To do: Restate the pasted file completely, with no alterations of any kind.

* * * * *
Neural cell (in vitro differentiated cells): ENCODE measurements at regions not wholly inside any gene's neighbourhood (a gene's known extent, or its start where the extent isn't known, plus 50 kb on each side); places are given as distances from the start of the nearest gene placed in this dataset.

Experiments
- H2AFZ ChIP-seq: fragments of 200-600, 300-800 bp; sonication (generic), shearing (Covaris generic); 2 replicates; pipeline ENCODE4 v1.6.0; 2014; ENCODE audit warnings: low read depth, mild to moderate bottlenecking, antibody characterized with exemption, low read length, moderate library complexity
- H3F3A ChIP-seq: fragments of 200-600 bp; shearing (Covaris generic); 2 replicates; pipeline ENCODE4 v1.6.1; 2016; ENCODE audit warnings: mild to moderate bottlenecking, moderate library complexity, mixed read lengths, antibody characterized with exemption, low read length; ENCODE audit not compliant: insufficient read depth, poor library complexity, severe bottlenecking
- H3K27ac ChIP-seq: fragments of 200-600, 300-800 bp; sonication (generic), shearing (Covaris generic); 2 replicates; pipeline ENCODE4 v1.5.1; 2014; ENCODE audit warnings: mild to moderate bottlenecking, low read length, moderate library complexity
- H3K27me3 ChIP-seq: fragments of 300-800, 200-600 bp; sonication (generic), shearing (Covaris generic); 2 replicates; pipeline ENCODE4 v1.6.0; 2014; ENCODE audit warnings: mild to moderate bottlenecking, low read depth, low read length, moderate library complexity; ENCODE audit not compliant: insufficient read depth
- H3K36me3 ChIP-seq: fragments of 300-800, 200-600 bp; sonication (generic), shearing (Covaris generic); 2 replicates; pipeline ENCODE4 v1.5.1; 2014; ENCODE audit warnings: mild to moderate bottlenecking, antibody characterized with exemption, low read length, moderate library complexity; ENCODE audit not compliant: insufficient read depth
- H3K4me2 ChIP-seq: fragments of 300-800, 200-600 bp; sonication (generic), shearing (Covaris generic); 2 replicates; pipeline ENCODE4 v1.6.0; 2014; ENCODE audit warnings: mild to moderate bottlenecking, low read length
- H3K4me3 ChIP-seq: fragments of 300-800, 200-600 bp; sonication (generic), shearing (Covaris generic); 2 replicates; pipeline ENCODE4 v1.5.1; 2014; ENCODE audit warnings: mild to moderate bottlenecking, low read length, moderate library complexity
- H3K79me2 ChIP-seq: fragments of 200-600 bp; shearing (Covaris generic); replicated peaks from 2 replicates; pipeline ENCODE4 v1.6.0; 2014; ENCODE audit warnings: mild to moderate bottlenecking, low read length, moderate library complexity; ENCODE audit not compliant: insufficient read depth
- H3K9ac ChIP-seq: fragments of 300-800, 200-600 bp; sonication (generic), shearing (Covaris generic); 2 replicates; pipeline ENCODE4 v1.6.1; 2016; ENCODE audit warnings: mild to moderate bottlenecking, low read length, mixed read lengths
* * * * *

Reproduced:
Neural cell (in vitro differentiated cells): ENCODE measurements at regions not wholly inside any gene's neighbourhood (a gene's known extent, or its start where the extent isn't known, plus 50 kb on each side); places are given as distances from the start of the nearest gene placed in this dataset.

Experiments
- H2AFZ ChIP-seq: fragments of 200-600, 300-800 bp; sonication (generic), shearing (Covaris generic); 2 replicates; pipeline ENCODE4 v1.6.0; 2014; ENCODE audit warnings: low read depth, mild to moderate bottlenecking, antibody characterized with exemption, low read length, moderate library complexity
- H3F3A ChIP-seq: fragments of 200-600 bp; shearing (Covaris generic); 2 replicates; pipeline ENCODE4 v1.6.1; 2016; ENCODE audit warnings: mild to moderate bottlenecking, moderate library complexity, mixed read lengths, antibody characterized with exemption, low read length; ENCODE audit not compliant: insufficient read depth, poor library complexity, severe bottlenecking
- H3K27ac ChIP-seq: fragments of 200-600, 300-800 bp; sonication (generic), shearing (Covaris generic); 2 replicates; pipeline ENCODE4 v1.5.1; 2014; ENCODE audit warnings: mild to moderate bottlenecking, low read length, moderate library complexity
- H3K27me3 ChIP-seq: fragments of 300-800, 200-600 bp; sonication (generic), shearing (Covaris generic); 2 replicates; pipeline ENCODE4 v1.6.0; 2014; ENCODE audit warnings: mild to moderate bottlenecking, low read depth, low read length, moderate library complexity; ENCODE audit not compliant: insufficient read depth
- H3K36me3 ChIP-seq: fragments of 300-800, 200-600 bp; sonication (generic), shearing (Covaris generic); 2 replicates; pipeline ENCODE4 v1.5.1; 2014; ENCODE audit warnings: mild to moderate bottlenecking, antibody characterized with exemption, low read length, moderate library complexity; ENCODE audit not compliant: insufficient read depth
- H3K4me2 ChIP-seq: fragments of 300-800, 200-600 bp; sonication (generic), shearing (Covaris generic); 2 replicates; pipeline ENCODE4 v1.6.0; 2014; ENCODE audit warnings: mild to moderate bottlenecking, low read length
- H3K4me3 ChIP-seq: fragments of 300-800, 200-600 bp; sonication (generic), shearing (Covaris generic); 2 replicates; pipeline ENCODE4 v1.5.1; 2014; ENCODE audit warnings: mild to moderate bottlenecking, low read length, moderate library complexity
- H3K79me2 ChIP-seq: fragments of 200-600 bp; shearing (Covaris generic); replicated peaks from 2 replicates; pipeline ENCODE4 v1.6.0; 2014; ENCODE audit warnings: mild to moderate bottlenecking, low read length, moderate library complexity; ENCODE audit not compliant: insufficient read depth
- H3K9ac ChIP-seq: fragments of 300-800, 200-600 bp; sonication (generic), shearing (Covaris generic); 2 replicates; pipeline ENCODE4 v1.6.1; 2016; ENCODE audit warnings: mild to moderate bottlenecking, low read length, mixed read lengths